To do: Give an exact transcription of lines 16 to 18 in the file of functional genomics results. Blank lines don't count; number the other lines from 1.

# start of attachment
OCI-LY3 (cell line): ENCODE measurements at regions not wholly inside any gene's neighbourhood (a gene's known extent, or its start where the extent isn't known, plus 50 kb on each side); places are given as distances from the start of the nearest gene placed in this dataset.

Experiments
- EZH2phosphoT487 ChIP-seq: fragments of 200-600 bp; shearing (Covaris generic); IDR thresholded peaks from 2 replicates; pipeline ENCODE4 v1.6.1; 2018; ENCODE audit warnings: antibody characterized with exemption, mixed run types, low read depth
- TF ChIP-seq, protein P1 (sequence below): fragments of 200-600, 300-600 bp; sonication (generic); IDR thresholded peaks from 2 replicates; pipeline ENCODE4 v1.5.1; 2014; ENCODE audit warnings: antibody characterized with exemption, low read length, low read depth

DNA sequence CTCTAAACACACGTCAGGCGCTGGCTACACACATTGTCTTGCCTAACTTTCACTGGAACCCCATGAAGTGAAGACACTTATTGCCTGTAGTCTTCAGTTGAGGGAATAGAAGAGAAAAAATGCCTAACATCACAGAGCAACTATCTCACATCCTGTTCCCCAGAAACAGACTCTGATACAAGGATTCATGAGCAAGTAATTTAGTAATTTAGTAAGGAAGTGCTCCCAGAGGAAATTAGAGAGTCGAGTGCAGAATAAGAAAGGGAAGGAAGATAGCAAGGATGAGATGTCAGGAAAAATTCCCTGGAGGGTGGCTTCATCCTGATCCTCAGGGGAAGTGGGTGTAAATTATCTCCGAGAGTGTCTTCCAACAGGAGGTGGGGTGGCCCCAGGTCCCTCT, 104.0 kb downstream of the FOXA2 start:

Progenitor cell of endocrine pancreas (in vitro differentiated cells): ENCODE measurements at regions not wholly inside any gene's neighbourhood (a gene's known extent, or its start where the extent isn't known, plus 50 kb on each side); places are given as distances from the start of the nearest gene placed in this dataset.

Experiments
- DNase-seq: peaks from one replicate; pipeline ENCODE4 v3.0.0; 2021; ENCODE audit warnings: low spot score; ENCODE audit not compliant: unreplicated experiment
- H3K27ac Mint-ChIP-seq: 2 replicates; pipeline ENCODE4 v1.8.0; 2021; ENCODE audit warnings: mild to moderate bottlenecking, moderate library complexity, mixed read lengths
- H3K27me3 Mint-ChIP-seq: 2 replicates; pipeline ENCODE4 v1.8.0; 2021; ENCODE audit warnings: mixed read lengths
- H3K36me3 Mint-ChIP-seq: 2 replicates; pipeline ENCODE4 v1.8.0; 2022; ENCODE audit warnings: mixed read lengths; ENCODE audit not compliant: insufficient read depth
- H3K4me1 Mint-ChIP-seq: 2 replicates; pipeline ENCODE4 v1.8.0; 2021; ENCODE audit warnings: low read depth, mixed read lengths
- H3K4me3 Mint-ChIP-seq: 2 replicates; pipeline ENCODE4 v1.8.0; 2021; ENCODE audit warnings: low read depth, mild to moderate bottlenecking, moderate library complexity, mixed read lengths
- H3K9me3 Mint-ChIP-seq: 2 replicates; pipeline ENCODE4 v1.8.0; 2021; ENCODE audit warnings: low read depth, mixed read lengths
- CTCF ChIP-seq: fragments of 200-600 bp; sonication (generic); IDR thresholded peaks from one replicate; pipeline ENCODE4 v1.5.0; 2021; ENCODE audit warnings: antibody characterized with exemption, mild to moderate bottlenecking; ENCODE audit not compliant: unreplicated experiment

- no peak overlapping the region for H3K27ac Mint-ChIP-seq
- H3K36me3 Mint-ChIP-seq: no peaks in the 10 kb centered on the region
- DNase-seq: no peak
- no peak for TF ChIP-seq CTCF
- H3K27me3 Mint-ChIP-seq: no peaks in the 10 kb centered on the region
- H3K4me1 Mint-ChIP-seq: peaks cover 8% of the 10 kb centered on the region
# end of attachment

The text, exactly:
- no peak overlapping the region for H3K27ac Mint-ChIP-seq
- H3K36me3 Mint-ChIP-seq: no peaks in the 10 kb centered on the region
- DNase-seq: no peak